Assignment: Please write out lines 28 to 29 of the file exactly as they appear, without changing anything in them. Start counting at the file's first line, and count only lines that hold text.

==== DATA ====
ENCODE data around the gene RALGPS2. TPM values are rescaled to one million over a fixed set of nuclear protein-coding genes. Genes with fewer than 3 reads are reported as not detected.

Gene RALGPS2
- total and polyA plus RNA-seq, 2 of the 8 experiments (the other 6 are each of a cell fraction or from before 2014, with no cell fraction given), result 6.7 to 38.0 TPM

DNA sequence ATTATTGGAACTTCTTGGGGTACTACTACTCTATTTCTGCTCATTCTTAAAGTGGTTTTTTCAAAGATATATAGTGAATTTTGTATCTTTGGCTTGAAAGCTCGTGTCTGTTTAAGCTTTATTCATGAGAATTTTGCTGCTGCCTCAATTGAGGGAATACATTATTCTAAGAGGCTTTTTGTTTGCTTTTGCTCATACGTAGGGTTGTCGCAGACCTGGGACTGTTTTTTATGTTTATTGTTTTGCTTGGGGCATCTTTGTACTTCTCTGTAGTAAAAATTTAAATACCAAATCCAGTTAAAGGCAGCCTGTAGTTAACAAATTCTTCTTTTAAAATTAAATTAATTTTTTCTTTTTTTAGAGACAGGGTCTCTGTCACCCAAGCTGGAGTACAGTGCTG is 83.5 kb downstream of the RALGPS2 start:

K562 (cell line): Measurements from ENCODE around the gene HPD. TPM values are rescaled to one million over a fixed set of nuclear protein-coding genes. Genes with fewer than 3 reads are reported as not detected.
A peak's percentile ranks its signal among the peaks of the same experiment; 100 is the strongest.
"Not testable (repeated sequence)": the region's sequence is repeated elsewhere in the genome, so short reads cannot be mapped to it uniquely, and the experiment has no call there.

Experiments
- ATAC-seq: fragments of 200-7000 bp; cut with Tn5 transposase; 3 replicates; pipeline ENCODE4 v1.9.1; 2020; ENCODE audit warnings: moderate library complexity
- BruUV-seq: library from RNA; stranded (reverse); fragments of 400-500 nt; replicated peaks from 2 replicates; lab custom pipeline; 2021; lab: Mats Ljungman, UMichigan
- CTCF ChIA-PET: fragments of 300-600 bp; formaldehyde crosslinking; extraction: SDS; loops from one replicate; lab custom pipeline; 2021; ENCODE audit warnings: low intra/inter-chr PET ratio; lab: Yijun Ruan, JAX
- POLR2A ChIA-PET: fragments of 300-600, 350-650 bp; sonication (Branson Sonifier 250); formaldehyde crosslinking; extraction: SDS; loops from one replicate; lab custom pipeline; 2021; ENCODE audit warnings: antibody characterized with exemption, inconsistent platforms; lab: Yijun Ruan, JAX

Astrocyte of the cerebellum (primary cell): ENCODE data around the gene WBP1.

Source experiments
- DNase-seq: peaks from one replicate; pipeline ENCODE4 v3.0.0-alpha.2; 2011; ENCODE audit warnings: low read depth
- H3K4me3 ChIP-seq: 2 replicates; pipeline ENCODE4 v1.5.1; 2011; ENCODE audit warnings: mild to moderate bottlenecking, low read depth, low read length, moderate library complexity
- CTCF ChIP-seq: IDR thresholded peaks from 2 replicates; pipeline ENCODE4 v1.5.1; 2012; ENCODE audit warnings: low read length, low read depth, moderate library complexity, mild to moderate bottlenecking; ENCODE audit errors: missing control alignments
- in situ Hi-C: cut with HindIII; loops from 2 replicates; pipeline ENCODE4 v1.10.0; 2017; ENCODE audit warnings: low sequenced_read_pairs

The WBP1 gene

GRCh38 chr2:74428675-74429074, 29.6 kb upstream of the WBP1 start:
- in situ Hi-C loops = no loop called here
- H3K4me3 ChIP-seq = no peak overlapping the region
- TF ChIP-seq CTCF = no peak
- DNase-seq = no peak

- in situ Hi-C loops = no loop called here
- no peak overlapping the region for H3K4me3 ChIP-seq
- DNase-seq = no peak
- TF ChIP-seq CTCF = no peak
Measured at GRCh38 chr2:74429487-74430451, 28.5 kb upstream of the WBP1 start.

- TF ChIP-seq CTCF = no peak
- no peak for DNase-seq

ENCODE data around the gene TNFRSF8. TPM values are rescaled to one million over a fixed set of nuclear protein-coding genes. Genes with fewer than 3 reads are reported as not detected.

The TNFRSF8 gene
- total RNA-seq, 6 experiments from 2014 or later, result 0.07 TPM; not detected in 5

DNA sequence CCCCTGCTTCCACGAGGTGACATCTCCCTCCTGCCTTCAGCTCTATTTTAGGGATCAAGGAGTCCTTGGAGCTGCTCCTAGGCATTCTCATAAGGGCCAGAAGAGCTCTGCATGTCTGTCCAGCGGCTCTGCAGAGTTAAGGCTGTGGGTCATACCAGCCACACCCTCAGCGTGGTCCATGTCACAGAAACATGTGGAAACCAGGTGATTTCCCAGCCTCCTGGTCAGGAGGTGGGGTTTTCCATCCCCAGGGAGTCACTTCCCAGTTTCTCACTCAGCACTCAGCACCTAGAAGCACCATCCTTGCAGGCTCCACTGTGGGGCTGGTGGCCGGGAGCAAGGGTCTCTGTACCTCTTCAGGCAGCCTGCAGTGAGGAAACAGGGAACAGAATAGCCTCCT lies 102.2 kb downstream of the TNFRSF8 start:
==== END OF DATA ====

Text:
- TF ChIP-seq CTCF = no peak
Measured at GRCh38 chr2:74429487-74430451, 28.5 kb upstream of the WBP1 start.